Rectus Femoris A Two Joint Muscle
The rectus femoris muscle is one of four quadriceps muscles, it is the most superficial and longest of all the quadriceps muscles positioned in the middle, front of the thigh. The three other quadriceps muscles by name are vastus medialis, vastus intermedius and vastus lateralis. All four quadriceps muscles insert into to the knee cap via the quadriceps tendon, however of the group of four muscles rectus femoris is unique and is the only one crossing two joints. By crossing both the hip and the knee it can act across both joints where as the three other quadriceps muscles can only exert force on the knee joint, contracting to create and control knee extension and flexion movements. Rectus femoris can assist the movement of hip flexion, flexing the thigh at the hip joint bringing it up towards the chest and along with the other quadricep muscles extending the leg at the knee joint, generating knee extension.
The Anatomy Of Rectus Femoris
As mentioned above rectus femoris is a two joint muscle and travels from the pelvis to just below the knee. Specifically the origin of rectus femoris has two heads, a straight head origin from the anterior inferior iliac spine of the pelvis and the reflected head from above the acetabulum *(as can be seen in the image above). From these origins the muscle passes down the thigh lying superficial to vastus intermedius muscle the deep lying quadricep muscle and travels down to its insertion combining with the other quadriceps muscles helping form the quadriceps tendon, ultimately engulfing the knee cap and flowing on into the patella tendon a short and strong tendon which goes on to insert into the tibial tuberosity. Through the insertion of the patella tendon on the proximal tibia, the contracting quadriceps muscle can act to generate powerful straightening of the knee.
A Muscle Useful In Sprinting And Kicking
So functionally what does the rectus femoris do? When playing football codes the muscle is used powerfully when kicking a ball. Considered one of the muscles making up the “hip flexor group” hip flexors being the muscles that work to bring the leg and trunk closer together, vital when kicking in helping drive the thigh forward when striking a ball. Combining this hip flexion role along with the three other quadriceps muscles it also helps extend the leg at the knee swinging the foot towards the ball. When striking a ball, leg cocked behind you, knee flexed in back swing, the rectus femoris contracts strongly to help drive the thigh forward and straighten the knee bringing it into contact to make contact with the ball out in front of you.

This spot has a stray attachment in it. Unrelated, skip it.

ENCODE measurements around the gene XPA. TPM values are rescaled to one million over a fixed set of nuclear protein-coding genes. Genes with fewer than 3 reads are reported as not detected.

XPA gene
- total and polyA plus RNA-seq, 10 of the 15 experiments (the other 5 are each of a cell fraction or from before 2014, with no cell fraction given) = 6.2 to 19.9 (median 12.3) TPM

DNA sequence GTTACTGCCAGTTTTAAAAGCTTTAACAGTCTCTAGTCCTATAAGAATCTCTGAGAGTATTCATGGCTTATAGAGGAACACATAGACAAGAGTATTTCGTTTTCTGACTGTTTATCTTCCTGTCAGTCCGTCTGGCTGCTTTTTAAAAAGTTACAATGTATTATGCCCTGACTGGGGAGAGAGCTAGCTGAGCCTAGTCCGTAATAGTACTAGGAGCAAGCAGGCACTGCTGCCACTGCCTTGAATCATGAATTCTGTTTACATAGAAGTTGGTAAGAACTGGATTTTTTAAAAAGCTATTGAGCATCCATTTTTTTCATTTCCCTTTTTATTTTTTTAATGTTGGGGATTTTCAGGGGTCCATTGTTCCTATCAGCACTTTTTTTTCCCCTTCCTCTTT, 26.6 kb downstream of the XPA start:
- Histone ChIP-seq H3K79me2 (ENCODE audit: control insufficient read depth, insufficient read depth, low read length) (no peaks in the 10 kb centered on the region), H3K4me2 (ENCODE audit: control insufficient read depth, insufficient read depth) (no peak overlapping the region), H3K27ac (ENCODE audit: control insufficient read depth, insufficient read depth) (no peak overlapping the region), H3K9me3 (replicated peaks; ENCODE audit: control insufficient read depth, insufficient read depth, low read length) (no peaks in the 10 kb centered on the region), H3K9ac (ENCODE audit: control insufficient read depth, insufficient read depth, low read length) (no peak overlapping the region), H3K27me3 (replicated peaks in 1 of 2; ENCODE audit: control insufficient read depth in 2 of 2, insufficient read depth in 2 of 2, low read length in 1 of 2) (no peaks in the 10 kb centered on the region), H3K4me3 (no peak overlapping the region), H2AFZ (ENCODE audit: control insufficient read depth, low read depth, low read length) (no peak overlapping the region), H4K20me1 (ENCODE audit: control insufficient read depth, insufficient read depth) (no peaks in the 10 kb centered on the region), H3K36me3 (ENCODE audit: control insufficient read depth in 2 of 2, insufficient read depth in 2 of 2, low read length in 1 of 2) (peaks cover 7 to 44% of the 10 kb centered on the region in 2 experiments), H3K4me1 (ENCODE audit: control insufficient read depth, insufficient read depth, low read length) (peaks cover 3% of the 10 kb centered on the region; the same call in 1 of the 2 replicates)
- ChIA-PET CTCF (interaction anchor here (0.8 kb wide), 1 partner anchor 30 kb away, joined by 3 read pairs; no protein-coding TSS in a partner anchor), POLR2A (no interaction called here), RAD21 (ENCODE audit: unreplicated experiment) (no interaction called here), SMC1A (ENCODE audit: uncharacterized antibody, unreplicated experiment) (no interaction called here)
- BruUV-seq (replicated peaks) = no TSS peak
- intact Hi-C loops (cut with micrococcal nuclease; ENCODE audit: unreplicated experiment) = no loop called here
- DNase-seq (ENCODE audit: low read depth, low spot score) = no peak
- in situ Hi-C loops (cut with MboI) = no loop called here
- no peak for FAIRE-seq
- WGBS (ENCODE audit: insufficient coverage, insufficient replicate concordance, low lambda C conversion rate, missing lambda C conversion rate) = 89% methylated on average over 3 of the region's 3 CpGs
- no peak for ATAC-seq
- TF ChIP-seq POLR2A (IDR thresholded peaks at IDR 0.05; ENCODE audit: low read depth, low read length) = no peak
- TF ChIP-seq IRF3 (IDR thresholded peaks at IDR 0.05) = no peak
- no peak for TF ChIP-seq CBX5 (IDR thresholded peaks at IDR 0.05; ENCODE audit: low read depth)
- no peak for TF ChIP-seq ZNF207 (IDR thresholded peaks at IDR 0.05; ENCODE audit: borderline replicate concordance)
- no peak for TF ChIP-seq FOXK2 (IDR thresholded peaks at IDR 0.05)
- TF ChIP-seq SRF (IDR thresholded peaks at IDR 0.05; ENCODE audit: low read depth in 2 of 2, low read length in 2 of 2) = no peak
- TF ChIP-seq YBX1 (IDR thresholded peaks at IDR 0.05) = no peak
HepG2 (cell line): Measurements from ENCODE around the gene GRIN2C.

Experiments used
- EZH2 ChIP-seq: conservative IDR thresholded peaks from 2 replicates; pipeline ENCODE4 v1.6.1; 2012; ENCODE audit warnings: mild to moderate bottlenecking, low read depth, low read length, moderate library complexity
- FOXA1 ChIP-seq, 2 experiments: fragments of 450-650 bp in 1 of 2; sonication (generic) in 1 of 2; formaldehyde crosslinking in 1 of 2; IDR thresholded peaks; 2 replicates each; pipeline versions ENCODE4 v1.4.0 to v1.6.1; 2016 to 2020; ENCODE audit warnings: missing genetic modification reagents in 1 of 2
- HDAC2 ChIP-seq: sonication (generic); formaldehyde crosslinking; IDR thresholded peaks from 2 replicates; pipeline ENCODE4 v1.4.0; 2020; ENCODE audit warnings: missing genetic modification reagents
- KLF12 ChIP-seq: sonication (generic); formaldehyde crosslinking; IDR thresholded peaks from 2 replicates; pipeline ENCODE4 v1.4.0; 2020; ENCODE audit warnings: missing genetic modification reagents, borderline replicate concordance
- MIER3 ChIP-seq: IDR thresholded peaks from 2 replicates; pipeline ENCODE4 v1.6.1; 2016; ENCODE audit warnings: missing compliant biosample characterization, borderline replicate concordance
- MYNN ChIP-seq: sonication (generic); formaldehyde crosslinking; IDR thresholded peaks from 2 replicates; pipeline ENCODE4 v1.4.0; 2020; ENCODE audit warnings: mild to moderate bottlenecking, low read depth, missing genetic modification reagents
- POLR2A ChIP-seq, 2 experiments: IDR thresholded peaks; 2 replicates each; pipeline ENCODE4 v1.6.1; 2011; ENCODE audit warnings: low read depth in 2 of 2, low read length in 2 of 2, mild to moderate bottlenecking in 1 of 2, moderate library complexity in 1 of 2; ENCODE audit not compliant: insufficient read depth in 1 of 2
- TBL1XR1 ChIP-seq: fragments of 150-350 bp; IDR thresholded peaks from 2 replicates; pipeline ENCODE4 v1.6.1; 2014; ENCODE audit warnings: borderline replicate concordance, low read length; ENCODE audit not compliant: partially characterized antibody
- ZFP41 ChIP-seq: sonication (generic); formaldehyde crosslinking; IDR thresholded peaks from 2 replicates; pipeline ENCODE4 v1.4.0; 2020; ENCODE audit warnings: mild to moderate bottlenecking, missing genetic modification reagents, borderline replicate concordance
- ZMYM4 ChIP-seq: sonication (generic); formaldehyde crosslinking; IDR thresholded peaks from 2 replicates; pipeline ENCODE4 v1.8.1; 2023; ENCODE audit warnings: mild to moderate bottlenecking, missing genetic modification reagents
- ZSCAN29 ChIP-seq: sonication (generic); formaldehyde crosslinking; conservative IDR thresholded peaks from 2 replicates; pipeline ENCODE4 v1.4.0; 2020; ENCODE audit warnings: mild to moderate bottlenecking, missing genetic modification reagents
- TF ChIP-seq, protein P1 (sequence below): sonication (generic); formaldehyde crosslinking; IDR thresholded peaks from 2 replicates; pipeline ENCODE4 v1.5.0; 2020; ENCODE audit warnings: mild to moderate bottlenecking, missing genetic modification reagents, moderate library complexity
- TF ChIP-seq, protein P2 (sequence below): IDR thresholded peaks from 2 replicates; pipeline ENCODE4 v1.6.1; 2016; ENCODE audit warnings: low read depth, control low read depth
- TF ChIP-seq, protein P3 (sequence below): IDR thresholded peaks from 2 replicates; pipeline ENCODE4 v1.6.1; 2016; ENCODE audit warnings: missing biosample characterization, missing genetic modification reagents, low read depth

- When in a position like sitting and the hip is flexed, rectus femoris is a weak knee extensor seeing that the muscle is already shortened in this position. In this seated position the three other quadriceps muscles do the lion share of the work when straightening the knee having a better mechanical advantage to act on the knee.
- Rectus femoris is also a weaker hip flexor when the knee is extended, again due to already being in a somewhat shortened position and mechanically can’t act as strongly to flex the hip joint.
Your rectus femoris is also involved fairly significantly in simply walking, running, sprinting and cycling motions. With its unique ability to cause and assist both hip flexion as well as knee extension rectus femoris is active in a number of phases throughout both gait and cycling motions .
Disclaimer: Sydney Physio Clinic does not endorse any treatments, procedures, products mentioned. This information is provided as an educational service and is not intended to serve as medical advice. Anyone seeking specific orthopaedic advice or assistance on Rectus Femoris: Muscle Of The Week should consult his or her general practitioner, sports medicine specialist, physiotherapist or otherwise appropriately skilled practitioner.